She uses social movement theory to frame her discussion. Siebold traces the bell curve of growth, maturity, and decline that, to a point, has characterized the hospice movement. Founded by a diverse group of religious leaders, nurses, social workers, and laypeople, the movement was galvanized by the plight of a silent majority: dying patients, often isolated from family and friends in a hospital where intensive, last-ditch efforts to “cure” them were valued more than their own comfort and wishes. In its struggle to survive, the movement coalesced fairly quickly around the goal of securing eligibility for reimbursement from federally funded and private insurers. The movement attained this goal in the 1980s, giving the entire concept of hospice care legitimacy and, ironically, a secure place within the same health care system early hospice activists had struggled to escape. 

You can purchase the book here on amazon.

Episode 43: A Conversation with Film Producer Terence Youk on his film “The Pioneers of Hospice.”

Terence Youk began work in film and television production in1986, first as a composer and later writing, producing, directing, and editing independent documentaries, crafting promotional media and producing news spots for a variety of broadcast clients. Under the auspices of the production company, Brook Hollow Productions, Inc., he has collaborated with carefully selected creative and technical associates according to the unique requirements of each production.


His programs for broadcast have aired on PBS, A&E, the Wisdom Channel as well as independent distributors of educational and presentation films crafted for nonprofit institutions, including: Thich Nhat Hanh & Plum Village, National Hospice Foundation, Institute of East-West Medicine and many others. He also has served as a freelance producer for several new gathering entities, including CNN, NBC, MSNBC, and ABC news.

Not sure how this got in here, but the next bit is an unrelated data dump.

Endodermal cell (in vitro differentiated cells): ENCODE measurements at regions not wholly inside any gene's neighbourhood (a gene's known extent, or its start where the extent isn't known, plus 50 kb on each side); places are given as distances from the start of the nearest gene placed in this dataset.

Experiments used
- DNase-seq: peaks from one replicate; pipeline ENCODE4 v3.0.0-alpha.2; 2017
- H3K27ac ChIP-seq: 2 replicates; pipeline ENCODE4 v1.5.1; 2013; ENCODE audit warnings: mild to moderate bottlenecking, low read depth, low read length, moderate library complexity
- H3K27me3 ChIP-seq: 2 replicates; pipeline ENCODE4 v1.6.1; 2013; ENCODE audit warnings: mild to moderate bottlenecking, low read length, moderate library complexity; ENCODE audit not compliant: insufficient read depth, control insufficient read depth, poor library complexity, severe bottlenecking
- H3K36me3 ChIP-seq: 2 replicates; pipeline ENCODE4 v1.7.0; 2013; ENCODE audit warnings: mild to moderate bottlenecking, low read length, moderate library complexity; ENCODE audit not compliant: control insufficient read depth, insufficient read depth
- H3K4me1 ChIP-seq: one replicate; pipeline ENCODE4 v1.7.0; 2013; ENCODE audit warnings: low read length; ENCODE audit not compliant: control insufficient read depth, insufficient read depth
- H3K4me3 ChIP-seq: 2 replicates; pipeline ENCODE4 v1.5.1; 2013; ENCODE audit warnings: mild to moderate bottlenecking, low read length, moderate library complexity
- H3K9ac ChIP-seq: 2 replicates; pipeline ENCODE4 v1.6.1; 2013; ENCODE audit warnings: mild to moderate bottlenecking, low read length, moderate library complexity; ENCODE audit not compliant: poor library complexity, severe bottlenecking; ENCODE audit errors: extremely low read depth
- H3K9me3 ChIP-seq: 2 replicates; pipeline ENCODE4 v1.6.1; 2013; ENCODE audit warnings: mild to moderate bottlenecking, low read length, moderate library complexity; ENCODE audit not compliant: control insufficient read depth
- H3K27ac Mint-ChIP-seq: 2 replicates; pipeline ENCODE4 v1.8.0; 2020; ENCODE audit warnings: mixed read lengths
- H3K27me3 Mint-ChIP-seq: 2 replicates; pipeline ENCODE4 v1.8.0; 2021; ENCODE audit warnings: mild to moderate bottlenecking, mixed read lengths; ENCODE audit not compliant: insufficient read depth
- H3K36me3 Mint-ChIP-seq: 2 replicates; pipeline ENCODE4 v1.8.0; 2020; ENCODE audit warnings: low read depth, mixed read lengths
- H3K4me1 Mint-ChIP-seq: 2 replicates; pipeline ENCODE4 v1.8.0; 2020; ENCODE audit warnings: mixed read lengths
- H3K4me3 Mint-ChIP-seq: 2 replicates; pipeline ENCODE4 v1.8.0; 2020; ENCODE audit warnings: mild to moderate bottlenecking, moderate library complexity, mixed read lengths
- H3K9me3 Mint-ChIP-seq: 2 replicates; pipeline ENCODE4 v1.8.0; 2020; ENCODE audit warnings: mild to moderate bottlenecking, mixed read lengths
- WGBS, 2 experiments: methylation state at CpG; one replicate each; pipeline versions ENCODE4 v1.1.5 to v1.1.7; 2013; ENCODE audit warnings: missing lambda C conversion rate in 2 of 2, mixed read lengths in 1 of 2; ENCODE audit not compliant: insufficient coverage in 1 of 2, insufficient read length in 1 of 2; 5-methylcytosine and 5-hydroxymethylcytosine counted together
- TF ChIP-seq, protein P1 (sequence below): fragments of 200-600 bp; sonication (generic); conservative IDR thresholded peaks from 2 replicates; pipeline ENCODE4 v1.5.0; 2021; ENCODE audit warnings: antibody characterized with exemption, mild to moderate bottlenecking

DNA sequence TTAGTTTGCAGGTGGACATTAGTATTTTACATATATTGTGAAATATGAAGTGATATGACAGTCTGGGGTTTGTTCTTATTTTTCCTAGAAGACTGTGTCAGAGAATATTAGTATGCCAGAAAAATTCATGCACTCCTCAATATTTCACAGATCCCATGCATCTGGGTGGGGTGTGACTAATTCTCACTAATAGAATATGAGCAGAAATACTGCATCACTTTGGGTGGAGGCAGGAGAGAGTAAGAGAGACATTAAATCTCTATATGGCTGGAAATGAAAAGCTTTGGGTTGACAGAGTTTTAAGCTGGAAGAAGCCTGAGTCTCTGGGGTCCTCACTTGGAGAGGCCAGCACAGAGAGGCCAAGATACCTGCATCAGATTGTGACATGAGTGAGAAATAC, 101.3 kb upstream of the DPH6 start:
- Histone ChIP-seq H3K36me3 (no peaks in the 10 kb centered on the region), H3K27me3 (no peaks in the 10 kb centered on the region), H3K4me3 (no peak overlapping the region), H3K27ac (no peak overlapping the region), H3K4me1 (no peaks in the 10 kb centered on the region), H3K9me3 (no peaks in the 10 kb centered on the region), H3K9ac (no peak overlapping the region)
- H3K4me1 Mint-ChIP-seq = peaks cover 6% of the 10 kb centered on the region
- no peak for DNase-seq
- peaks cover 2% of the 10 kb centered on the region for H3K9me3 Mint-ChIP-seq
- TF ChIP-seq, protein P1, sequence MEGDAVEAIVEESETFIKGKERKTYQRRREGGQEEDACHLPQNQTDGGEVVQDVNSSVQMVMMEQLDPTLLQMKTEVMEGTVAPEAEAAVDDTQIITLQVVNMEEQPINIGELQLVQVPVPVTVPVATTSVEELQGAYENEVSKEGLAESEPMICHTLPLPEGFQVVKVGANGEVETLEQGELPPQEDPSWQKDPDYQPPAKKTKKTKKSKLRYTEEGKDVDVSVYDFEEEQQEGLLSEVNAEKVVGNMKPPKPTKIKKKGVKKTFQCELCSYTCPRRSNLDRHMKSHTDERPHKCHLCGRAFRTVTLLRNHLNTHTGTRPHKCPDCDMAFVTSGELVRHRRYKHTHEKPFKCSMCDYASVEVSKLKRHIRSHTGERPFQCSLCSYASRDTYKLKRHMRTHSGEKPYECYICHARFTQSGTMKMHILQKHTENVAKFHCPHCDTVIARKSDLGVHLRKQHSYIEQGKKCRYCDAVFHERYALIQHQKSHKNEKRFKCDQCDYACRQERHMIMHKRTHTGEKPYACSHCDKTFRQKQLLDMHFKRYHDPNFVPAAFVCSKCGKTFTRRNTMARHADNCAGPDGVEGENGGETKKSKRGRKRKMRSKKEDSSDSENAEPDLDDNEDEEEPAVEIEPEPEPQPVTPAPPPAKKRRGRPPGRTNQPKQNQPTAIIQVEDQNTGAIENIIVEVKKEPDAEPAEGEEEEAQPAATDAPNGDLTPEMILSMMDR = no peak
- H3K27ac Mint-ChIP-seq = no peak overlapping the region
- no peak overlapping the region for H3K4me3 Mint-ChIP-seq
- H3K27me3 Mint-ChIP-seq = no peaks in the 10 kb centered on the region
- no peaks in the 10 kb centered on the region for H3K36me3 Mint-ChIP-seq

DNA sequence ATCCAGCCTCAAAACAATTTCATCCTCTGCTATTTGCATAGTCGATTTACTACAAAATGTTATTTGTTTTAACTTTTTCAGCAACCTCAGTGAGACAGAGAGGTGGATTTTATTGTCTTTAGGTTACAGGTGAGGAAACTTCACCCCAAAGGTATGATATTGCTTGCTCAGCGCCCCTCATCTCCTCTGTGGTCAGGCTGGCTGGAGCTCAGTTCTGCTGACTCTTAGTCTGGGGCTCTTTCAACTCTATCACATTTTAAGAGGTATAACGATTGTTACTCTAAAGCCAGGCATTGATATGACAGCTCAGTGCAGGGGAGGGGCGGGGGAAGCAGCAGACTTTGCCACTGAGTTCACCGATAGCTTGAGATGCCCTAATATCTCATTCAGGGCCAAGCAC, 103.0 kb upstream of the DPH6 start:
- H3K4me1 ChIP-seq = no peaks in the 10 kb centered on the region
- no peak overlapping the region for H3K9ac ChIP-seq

Producer, production & editor credits include National Geographic (Most Mad Seas), A&E (Most Mad Seas), Wisdom Channel (Thich Nhat Hanh: Roots of Peace)( now defunct), PBS National (Body & Soul), CT Public television (Backyard Bird Watcher), Outdoor Life Channel (Fly Fishing in the East). News Gathering: CNN, NBC News, MSNBC, ABC news. Promotional media content: National Hospice Foundation, NHPCO, VNA of Vermont, NH VNA & Vermont Institute of Natural Science.


Award-winning independently produced films include: Thich Nhat Hanh: Roots of Peace, Numen: The Nature of Plants and Pioneers of Hospice & the Birth of Modern Hospice and The Next Dali Lama? (Director Mickey Lemle) released in 2017 (served as assistant editor).


You can find more of Terence Youk’s work on his website HERE.

Episode 42: A Conversation with Charles James Parker

In today’s episode, Saul Ebema sits down to talk remotely with Charles James Parker- the new Director of Hospice Division for the Spiritual Care Association.
Here is a little insight about Charles James Parker.
• Originally from Long Island NY
• Prior Active-Duty Air Force (over 17 years)
• Ministry over 12 years
• Chaplaincy background includes: Acute Care, Oncology, Palliative Care, and Hospice.
• Currently serves as a hospice chaplain/bereavement coordinator in Biloxi MS.